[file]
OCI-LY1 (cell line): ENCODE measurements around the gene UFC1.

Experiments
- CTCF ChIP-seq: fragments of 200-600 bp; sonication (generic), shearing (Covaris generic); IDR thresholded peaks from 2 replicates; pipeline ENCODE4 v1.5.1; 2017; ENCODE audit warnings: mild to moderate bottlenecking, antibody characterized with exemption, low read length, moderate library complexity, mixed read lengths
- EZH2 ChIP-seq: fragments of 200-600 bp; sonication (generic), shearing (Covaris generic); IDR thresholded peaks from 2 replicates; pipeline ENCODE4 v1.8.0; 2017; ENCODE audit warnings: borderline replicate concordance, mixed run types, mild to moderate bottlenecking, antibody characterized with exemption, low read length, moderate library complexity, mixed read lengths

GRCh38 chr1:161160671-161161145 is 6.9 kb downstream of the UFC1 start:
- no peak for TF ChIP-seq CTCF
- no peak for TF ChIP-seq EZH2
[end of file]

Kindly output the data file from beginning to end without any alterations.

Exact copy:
OCI-LY1 (cell line): ENCODE measurements around the gene UFC1.

Experiments
- CTCF ChIP-seq: fragments of 200-600 bp; sonication (generic), shearing (Covaris generic); IDR thresholded peaks from 2 replicates; pipeline ENCODE4 v1.5.1; 2017; ENCODE audit warnings: mild to moderate bottlenecking, antibody characterized with exemption, low read length, moderate library complexity, mixed read lengths
- EZH2 ChIP-seq: fragments of 200-600 bp; sonication (generic), shearing (Covaris generic); IDR thresholded peaks from 2 replicates; pipeline ENCODE4 v1.8.0; 2017; ENCODE audit warnings: borderline replicate concordance, mixed run types, mild to moderate bottlenecking, antibody characterized with exemption, low read length, moderate library complexity, mixed read lengths

GRCh38 chr1:161160671-161161145 is 6.9 kb downstream of the UFC1 start:
- no peak for TF ChIP-seq CTCF
- no peak for TF ChIP-seq EZH2